The entrance doors at the end of the lounge and the notice on the hotel’s website of the presence of Bistro Blanc generally suggests that there is a link between the two, but this is not the case. This leaves bookings for dinner for guests at the mercy of the manger of Blancs, and the hotel’s own restaurant just acting as a breakfast area, despite its size and position. It may be the kitchen is inadequate but I would have thought that if capable of providing breakfasts, the famous ‘full English’, then like any other operation it can provide guests with a basic bistro operation as an alternative should Raymond Blancs be fully booked. This is quite possible in Bath where some restaurants are apparently booked five months ahead. My experience of Mercures is that they do not provide a full meal service and perhaps Accor intends for this to continue with its ‘M’ Gallery operation?
Whatever the operational mismatch, the design sings. The architectural layout has been revised but the colour and pattern bring it together.
With the original hotel being the merger of a number of buildings, the architects and interior designer have honoured the pattern with each house warranting a different colour scheme in the corridors. Plaques mark each building internally. Whilst the ground floor schemes attempt quite successfully to evoke the era that saw the glories of colour and pattern in such interiors as those of Brighton Pavilion, the bedrooms and bathrooms strike a very modern note.
Bold carpets in solid colour with strong borders are complemented by black lacquer beds. The solid colour is a risky approach as pattern can hide a multitude of spills and splashes, whilst solid colour does not, but visually it is strong. The walls are painted but in some rooms there are line drawings depicting Bath – run off as digital wallpaper prints and showing the versatility now available to the designer. Colour combinations are bold and harmonious, an are used in some rooms to revamp the fitted wardrobes installed by the previous operator. Strong colour and careful detailing such as the use of chrome switch plates and black lacquer for the bedroom case-goods add to the drama. Yet the whole effect is quite restful. So much so the designer has added a picture to the ceiling for you to look at as you relax…
In keeping with many British hotels the sash windows open as there is no air conditioning. This is the case in many British hotels where the view is that it is only needed for 14 days of the year. Certainly in an historic building like this introducing a system is difficult, if not impossible. The rooms have good proportions and all are en-suite, despite the difficulties in running the services that must have been experienced in an earlier build. A word of warning to all designers; glass tops on work desks stop computer mice working as the glass refracts the light the mouse needs to track with. Frustrating for a business man trying to work out why his mouse cursor is not moving. A return to grubby mouse mats perhaps – I hope not. Here the desk is a good size with ample sockets. There is also a table and two easy chairs so it is easy to see how with full meal service this hotel could easily become a five star experience.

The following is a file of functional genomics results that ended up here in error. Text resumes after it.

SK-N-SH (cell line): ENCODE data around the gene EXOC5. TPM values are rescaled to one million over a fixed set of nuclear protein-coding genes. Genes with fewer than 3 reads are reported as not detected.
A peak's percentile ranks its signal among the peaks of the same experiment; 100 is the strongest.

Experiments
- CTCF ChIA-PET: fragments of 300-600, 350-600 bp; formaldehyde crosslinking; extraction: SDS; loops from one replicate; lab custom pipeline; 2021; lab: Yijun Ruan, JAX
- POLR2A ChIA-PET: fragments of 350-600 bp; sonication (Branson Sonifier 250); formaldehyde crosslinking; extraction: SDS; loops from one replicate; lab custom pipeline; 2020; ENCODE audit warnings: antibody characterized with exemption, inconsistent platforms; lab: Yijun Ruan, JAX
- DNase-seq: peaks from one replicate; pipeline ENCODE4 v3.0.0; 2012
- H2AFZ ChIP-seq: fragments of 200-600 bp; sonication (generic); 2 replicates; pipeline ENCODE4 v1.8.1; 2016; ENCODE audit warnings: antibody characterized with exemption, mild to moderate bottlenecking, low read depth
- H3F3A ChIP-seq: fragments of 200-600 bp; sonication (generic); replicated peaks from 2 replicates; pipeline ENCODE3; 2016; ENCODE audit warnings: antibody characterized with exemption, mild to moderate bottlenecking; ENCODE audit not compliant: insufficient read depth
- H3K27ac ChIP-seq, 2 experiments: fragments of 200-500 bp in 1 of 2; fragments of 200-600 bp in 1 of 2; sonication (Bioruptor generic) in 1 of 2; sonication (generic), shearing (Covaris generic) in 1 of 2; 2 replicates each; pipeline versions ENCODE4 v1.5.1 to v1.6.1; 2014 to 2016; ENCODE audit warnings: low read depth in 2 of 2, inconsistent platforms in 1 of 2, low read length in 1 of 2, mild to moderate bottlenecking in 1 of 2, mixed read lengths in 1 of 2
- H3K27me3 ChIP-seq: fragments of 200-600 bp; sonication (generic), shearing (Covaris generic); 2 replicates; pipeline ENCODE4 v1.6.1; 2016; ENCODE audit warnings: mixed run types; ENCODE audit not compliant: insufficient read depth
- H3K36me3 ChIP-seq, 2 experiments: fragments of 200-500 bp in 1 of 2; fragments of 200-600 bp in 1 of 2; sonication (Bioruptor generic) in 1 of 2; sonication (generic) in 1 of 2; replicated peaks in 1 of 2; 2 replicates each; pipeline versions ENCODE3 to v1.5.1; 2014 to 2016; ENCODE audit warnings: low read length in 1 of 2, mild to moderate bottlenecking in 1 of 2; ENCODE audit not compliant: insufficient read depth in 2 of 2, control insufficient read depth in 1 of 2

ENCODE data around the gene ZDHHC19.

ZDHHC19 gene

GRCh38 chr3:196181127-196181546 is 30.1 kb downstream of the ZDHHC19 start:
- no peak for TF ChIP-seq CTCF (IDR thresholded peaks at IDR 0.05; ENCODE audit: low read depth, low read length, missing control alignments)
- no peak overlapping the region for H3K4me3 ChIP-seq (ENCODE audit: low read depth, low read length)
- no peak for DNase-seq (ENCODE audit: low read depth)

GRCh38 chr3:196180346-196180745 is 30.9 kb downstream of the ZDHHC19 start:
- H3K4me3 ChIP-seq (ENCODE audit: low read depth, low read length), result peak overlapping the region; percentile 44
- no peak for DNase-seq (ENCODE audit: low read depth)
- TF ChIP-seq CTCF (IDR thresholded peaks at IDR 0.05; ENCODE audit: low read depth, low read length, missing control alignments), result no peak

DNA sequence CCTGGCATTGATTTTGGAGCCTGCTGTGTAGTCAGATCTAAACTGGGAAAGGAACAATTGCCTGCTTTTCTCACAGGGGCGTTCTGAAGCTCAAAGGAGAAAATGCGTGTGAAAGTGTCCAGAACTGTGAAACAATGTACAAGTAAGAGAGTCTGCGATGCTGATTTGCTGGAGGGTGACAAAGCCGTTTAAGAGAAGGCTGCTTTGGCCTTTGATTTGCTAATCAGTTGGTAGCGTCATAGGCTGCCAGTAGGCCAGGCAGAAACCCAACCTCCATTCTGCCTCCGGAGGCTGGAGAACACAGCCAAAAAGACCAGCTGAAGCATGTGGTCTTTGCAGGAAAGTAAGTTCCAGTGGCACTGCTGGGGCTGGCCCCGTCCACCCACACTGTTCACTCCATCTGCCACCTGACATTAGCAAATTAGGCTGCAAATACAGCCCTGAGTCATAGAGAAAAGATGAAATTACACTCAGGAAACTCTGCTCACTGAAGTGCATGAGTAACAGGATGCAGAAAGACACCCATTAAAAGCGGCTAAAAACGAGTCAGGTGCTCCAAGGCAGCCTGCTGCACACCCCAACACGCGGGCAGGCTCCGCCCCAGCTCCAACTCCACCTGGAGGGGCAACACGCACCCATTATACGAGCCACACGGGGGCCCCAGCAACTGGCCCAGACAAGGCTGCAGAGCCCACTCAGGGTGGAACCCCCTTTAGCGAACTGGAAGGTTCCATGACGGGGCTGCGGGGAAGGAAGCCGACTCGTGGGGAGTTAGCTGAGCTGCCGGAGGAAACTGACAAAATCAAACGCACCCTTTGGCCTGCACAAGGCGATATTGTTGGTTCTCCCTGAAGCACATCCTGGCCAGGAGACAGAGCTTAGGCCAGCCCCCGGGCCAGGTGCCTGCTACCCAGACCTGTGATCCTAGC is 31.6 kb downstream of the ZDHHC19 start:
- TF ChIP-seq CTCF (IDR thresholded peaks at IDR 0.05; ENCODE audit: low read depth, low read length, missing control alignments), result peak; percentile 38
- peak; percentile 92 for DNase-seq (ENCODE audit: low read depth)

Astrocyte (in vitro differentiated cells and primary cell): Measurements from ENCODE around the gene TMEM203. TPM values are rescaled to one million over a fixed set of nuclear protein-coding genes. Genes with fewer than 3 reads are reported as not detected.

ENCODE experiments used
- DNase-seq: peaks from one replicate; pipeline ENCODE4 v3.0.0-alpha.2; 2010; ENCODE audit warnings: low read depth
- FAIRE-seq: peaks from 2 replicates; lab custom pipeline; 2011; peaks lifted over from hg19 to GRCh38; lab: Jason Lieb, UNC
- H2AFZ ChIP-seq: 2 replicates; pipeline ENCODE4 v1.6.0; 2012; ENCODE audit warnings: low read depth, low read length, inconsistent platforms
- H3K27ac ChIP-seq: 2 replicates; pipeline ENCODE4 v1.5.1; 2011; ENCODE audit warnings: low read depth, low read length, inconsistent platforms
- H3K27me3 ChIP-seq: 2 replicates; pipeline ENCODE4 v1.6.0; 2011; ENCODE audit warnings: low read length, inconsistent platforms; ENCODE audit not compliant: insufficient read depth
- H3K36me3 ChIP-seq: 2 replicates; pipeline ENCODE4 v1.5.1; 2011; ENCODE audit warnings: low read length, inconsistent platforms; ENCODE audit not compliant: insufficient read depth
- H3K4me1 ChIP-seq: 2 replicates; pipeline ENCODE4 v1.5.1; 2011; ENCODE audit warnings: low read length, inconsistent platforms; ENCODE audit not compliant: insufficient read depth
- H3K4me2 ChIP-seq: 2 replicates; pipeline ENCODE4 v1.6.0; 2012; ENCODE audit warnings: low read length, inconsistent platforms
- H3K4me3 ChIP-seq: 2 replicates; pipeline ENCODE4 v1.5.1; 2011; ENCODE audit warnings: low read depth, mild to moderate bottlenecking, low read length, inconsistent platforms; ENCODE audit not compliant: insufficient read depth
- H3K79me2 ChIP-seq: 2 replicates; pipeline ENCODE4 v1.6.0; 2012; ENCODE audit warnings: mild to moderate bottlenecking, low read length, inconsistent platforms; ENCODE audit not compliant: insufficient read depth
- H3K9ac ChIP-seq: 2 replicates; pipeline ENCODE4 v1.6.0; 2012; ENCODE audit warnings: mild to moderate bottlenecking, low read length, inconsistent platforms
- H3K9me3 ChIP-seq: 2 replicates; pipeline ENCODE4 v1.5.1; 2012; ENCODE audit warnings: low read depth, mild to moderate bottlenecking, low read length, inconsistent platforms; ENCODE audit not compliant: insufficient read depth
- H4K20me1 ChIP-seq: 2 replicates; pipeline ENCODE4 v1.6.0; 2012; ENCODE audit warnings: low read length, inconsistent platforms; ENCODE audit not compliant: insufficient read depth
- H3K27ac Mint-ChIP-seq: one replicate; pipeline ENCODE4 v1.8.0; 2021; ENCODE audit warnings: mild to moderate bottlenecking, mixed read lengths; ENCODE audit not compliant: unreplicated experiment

The bathrooms too are well designed and behind all the baths and showers is a large mural image of the Roman baths, located in their original form an easy walk from the hotel. Showers are both rain head and a hand unit. The powerful showers throw out a large volume of water. This in turn causes a problem in that the extract is unable to cope, leaving the room dripping as the steam condenses out on the walls and ceiling. Fortunately most bathrooms have opening windows, but either more powerful fans or an additional extract might be needed to provide a solution.
Baths are standard European baths boasted of in the US as being a ‘soaking tub’. The large wash stands give a sense of additional style as well as harking back in style to an earlier era. This is all a part of the designers consideration all the way through the project of reminding the guest subtly of the history of the building. This is, in my view, a glorious refurbishment only marred by some curious operational decisions. However, if an indicator of the general quality Accor are to achieve throughout their new ‘M’ Gallery brand, it will provide serious competition in the boutique hotel market.
All words and images are ©Patrick Goff. From a visit made in July 2012.